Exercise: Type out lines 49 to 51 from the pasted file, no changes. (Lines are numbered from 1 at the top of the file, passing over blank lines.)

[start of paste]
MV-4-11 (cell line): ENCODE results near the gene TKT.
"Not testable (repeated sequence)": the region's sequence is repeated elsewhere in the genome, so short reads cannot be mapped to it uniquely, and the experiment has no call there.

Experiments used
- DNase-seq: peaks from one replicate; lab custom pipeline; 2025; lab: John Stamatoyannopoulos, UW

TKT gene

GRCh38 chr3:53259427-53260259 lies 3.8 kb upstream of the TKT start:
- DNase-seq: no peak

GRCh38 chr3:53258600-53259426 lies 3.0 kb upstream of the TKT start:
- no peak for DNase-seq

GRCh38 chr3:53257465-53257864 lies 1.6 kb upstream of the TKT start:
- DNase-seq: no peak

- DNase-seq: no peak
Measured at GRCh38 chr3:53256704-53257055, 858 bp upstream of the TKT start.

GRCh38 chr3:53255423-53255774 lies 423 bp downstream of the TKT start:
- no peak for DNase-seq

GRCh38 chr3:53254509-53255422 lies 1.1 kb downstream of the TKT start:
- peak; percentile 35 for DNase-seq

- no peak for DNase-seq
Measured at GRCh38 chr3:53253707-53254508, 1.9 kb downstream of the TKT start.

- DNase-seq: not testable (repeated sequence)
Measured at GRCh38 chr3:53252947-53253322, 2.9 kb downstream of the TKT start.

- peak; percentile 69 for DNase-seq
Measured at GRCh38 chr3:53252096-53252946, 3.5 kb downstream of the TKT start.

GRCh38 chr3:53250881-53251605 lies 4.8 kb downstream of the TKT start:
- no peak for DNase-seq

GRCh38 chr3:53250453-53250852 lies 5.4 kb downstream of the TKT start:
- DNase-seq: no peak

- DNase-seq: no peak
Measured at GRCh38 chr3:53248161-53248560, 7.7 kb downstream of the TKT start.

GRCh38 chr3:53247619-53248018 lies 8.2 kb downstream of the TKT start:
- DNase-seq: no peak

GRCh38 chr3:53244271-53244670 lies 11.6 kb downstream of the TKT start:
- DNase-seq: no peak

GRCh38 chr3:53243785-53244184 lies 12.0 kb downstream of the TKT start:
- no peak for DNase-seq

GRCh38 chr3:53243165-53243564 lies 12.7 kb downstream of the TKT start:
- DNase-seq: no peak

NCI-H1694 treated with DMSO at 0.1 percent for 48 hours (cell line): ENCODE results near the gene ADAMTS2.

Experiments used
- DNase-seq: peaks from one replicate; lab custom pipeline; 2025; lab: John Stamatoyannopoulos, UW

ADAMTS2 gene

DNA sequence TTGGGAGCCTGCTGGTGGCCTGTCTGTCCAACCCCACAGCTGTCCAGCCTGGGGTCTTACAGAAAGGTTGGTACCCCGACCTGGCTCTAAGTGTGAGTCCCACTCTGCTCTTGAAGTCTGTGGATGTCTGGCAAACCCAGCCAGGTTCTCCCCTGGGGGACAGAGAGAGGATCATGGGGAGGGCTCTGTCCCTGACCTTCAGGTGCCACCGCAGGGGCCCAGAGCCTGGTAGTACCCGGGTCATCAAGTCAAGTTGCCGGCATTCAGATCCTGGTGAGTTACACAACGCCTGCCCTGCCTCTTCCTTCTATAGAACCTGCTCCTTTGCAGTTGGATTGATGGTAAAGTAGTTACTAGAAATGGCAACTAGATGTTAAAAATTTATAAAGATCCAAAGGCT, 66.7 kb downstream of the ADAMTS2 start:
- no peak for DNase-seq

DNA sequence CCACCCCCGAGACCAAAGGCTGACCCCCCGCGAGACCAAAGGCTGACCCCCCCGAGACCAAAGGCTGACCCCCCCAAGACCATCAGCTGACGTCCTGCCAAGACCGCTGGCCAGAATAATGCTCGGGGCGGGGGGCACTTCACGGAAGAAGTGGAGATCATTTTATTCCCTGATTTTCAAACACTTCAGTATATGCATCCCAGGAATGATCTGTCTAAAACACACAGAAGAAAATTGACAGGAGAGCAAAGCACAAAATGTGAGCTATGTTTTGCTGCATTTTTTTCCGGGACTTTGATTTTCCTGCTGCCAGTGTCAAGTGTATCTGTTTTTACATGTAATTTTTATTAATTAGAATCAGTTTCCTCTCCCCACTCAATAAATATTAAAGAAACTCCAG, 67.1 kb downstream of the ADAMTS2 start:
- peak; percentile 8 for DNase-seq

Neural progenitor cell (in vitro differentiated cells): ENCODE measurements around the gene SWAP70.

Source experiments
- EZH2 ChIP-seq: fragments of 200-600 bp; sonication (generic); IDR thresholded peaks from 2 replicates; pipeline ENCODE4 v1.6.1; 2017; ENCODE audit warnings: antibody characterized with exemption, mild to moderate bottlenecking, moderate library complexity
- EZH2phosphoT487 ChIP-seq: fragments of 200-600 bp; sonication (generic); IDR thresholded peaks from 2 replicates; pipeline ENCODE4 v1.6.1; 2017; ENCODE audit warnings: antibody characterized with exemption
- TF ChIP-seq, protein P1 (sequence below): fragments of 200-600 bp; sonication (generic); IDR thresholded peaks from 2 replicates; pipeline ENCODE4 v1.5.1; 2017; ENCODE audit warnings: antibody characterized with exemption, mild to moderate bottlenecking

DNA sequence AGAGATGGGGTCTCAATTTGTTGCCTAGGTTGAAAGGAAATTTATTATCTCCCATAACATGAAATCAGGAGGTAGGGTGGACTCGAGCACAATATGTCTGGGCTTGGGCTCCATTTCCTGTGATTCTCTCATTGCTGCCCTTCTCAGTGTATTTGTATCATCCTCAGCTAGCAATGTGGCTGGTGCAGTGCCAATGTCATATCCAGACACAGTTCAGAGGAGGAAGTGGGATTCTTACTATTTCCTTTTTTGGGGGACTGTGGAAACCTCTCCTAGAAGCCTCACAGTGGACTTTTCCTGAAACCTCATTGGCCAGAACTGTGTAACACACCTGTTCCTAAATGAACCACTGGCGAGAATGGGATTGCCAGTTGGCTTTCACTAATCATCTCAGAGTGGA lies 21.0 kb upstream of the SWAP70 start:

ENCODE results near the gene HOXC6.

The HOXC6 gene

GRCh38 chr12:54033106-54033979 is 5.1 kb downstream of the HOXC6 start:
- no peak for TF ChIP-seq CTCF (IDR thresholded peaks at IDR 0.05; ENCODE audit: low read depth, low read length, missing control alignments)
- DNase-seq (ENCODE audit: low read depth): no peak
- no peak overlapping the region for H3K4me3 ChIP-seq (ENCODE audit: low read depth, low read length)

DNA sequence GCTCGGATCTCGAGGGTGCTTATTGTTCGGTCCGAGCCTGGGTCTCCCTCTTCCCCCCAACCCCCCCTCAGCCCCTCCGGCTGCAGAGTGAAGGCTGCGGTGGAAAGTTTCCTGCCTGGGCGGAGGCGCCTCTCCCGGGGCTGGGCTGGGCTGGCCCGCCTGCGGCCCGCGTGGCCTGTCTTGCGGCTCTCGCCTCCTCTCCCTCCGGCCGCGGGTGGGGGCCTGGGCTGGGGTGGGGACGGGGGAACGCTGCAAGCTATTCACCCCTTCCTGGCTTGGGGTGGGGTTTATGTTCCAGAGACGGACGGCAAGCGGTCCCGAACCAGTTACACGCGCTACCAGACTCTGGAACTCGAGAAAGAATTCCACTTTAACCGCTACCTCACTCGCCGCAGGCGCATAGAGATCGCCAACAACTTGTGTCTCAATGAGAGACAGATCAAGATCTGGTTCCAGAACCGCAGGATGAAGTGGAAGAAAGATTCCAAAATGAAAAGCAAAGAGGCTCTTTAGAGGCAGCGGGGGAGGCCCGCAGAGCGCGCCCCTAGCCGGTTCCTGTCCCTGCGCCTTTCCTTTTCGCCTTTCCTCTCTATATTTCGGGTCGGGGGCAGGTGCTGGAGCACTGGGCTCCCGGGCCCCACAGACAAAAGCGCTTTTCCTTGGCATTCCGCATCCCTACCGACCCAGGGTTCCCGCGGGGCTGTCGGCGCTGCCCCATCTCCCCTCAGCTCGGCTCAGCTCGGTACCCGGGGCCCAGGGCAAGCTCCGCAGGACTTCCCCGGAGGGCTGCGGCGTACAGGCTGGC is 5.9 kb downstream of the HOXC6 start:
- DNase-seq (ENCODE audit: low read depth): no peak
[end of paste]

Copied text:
- EZH2phosphoT487 ChIP-seq: fragments of 200-600 bp; sonication (generic); IDR thresholded peaks from 2 replicates; pipeline ENCODE4 v1.6.1; 2017; ENCODE audit warnings: antibody characterized with exemption
- TF ChIP-seq, protein P1 (sequence below): fragments of 200-600 bp; sonication (generic); IDR thresholded peaks from 2 replicates; pipeline ENCODE4 v1.5.1; 2017; ENCODE audit warnings: antibody characterized with exemption, mild to moderate bottlenecking

DNA sequence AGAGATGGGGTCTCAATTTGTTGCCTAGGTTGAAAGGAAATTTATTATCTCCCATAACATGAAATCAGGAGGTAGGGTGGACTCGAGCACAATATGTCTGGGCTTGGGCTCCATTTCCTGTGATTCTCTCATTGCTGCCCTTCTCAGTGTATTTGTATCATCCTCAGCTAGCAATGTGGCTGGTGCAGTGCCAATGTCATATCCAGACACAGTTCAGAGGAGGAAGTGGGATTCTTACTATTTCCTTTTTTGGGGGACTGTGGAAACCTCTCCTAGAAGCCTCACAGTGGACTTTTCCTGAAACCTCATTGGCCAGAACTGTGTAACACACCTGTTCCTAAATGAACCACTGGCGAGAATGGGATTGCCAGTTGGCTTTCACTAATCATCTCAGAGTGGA lies 21.0 kb upstream of the SWAP70 start: